| This seems to have escaped even the careful editors of the Statesman's Tear Book for 1898. As it may appear that this article was suggested by certain diagrams in that publication, I may mention that my diagrams and article were completed before the Year Book for 1898 was published. They have, however, been compared with the diagrams there given.
The great conclusion is that Europe is piling up its expenditure on armaments in an alarming manner to the sacrifice of sound finance. Taking figures for the Great Powers in 1868—or as near as I can get to that year—and 1896, the last year for which general returns are available, the following are the results :
In the English figures only our regular Army and Army Reserve are counted, as for other nations only trained men have been reckoned. The native Army in India, the Militia, Volunteers, and Colonial Forces, with the sums expended upon them, have not been included. With these our gross total of men is swollen to about a million. The increase in expenditure on armaments during the period has been about 78.6 per cent., whereas population in the six states enumerated has only risen by 44 per cent. Nor do the mere pounds, shillings, and pence adequately represent the increased strain, except in the case of England. The indirect tax of compulsory service, enforced in 1896 with the utmost stringency, must be weighed against the comparatively light conscription of 1868.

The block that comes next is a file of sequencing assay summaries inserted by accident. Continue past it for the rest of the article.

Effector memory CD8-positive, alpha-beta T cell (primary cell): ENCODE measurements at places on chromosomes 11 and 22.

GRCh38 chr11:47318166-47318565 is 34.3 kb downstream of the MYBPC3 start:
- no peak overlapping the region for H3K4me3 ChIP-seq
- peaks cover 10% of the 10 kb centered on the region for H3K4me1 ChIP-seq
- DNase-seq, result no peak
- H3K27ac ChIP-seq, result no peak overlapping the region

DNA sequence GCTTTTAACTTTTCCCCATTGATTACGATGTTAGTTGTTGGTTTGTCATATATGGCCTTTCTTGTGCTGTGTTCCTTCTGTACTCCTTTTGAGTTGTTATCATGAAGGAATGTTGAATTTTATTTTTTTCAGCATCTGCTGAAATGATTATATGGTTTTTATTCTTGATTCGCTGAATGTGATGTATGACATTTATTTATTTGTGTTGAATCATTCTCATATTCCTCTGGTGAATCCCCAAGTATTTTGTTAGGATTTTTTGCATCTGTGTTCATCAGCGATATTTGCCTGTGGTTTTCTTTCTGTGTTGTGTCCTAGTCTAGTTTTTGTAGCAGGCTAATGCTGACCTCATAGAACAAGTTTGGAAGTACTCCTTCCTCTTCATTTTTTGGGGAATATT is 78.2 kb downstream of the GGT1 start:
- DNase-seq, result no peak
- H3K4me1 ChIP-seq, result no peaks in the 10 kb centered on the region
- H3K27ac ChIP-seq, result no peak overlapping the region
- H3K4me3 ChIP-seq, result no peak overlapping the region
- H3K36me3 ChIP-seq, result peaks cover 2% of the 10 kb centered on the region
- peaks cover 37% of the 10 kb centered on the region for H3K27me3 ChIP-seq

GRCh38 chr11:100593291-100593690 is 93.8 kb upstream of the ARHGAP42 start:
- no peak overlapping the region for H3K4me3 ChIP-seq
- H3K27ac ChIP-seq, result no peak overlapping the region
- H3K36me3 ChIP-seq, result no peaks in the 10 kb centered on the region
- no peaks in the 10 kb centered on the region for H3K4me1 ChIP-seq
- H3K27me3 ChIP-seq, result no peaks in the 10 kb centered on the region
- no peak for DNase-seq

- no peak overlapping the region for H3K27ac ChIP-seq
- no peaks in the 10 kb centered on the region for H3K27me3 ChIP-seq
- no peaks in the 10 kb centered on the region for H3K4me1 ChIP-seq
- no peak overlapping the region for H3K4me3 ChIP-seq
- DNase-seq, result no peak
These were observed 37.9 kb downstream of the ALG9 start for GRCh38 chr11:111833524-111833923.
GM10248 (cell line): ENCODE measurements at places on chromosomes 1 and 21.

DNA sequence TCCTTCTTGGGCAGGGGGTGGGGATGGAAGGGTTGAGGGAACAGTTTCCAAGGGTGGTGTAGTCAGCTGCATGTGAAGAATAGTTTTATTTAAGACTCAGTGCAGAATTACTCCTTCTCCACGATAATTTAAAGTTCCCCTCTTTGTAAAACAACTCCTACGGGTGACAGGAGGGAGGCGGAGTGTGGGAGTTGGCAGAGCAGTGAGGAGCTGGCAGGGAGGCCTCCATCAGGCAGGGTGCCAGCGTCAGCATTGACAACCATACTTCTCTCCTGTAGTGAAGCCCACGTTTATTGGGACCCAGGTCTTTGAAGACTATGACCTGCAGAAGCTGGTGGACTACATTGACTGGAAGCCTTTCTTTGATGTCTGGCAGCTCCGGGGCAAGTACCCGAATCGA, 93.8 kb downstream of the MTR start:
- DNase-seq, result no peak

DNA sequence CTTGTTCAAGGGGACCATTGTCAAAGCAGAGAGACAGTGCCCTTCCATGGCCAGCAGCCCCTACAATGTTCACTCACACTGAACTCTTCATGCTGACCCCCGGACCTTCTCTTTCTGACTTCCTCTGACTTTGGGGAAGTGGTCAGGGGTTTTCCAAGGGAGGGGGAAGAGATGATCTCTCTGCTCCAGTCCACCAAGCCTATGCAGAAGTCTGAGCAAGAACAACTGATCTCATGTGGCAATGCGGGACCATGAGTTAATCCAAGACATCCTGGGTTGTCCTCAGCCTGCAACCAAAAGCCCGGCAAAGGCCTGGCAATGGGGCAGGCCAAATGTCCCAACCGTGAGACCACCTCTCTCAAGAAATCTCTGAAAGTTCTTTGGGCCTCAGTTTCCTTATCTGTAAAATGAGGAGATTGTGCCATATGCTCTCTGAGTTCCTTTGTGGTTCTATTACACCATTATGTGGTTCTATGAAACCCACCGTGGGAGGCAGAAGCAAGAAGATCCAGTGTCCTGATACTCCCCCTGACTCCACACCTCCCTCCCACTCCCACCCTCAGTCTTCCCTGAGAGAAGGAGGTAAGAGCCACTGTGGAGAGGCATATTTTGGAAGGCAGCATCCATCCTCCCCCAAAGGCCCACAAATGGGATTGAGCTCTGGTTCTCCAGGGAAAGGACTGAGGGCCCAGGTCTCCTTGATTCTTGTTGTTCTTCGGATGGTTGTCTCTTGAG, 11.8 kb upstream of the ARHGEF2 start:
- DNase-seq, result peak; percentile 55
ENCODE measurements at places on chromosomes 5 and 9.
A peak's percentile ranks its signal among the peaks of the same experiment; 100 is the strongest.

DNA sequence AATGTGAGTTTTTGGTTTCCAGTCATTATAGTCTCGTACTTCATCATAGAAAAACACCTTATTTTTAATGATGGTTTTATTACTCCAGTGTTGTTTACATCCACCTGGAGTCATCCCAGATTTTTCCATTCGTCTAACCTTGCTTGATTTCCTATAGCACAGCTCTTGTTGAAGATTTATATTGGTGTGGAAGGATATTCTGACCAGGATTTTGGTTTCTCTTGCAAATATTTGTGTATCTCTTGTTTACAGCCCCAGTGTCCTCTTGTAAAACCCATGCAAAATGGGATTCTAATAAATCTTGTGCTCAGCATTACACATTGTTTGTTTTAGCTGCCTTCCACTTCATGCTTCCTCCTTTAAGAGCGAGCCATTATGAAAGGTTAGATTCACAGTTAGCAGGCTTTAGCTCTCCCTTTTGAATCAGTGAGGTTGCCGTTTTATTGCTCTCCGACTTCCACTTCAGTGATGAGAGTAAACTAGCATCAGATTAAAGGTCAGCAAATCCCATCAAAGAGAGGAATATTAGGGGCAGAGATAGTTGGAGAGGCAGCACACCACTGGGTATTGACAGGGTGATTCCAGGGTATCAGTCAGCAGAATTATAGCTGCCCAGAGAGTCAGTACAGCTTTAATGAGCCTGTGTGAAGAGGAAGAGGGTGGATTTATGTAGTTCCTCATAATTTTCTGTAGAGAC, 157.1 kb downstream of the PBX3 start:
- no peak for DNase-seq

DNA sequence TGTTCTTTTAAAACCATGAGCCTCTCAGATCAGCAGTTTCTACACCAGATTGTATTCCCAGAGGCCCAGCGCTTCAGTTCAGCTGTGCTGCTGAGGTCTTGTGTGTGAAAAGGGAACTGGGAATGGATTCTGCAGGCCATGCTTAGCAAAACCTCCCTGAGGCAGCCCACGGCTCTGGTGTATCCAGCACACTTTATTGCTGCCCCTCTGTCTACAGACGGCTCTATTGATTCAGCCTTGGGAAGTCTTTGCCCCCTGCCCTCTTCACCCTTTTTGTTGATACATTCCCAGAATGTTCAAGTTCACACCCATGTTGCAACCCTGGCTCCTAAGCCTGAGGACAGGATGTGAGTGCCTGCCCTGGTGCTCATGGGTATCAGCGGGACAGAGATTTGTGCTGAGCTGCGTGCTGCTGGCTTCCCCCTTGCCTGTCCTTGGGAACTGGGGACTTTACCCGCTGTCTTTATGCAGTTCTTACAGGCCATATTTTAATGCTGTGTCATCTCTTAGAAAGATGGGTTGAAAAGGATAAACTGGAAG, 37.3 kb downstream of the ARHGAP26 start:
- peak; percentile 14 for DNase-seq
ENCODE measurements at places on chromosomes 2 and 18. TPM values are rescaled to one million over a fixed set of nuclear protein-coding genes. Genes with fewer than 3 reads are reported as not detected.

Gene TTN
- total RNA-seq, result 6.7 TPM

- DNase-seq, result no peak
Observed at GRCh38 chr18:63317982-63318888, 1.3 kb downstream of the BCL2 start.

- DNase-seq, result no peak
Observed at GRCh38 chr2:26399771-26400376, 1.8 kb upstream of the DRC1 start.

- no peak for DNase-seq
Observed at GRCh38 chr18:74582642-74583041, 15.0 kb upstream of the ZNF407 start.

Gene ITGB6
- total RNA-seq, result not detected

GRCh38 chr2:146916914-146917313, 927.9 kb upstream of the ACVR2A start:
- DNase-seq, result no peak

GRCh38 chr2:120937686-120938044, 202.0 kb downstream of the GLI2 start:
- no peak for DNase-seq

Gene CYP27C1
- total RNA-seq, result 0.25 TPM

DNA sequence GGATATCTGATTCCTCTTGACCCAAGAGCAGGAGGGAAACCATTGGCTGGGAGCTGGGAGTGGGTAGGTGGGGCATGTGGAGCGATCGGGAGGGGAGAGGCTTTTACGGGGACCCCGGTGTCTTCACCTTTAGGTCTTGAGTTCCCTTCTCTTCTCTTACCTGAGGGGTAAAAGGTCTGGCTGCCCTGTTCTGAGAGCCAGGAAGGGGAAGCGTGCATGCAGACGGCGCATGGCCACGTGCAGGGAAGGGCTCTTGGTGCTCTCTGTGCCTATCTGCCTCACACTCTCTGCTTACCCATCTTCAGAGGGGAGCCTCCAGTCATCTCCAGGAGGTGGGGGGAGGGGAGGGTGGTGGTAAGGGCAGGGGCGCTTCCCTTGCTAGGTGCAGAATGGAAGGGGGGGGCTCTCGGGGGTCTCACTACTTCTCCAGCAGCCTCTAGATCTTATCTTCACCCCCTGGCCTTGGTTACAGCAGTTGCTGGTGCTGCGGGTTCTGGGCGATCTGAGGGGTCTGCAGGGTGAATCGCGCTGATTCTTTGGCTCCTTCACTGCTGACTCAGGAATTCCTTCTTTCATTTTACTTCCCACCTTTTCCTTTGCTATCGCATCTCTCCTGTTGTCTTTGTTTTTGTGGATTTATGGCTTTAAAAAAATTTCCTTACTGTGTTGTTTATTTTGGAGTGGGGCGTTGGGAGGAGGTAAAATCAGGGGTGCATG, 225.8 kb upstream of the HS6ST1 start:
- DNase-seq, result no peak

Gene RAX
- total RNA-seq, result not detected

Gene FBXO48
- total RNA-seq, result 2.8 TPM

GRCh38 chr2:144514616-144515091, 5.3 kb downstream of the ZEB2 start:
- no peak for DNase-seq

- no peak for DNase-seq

The diagram illustrating the progress of national debts will show how far the peoples have outrun the constable. France in particular has been spending wildly, though she is closely followed by Russia, and at no great distance by penniless Italy and Austria. The Russian debt is not so heavy as it appears, since the rouble has been converted to sterling at gold rate. To some extent, no doubt, particularly in the case of Russia, the increase is due to expenditure on public works, which will ultimately prove productive. But, like our Australian colonies, all the great continental Powers, excepting Germany, have spent lavishly on works which were not needed and which will never pay. France is especially a sinner in this respect. Since 1874 she has added 400,000,0001. to her debt, and is still adding. The end to this wasteful borrowing must come soon.
In view of the
Hittiti Italy m Austria
financial position of France and Russia, we cannot but contemplate with apprehension our assumption with them of a joint responsibility for the Greek loan. If they default, we are liable for the whole sum, and it looks as though it might well fall upon our shoulders. England and the United States alone have steadily reduced their debts, so that their financial position is one of strength.
Turning next to the figures for military expenditure, it will be seen that the maximum point has apparently been passed on the Continent, and the outlay is declining, whereas in England it is rising. This suggests what the events of the past two years have emphasised, that on the Continent a state of equilibrium is being
- Russia Germany
HII Italy w Austria Doubtful if outlay on new quick-firing artillery is included for France, Germany, Russia, and Austria.
slowly established, and that the hostility of the rival Powers has been attracted to England, as to a kind of lightning-conductor. The figures for the great military monarchies are very unreliable; we do not, for instance, know what Russia actually spends, perhaps not even the outlay of Germany. Both Powers have military chests on
3 It does not appeur, however, that the enormous sums which are being secretly spent in the construction of quick-firing field guns are included in the figures for 1898. France alone will need about 12,000,0001. for this purpose.
VOL. XLIII-No. 255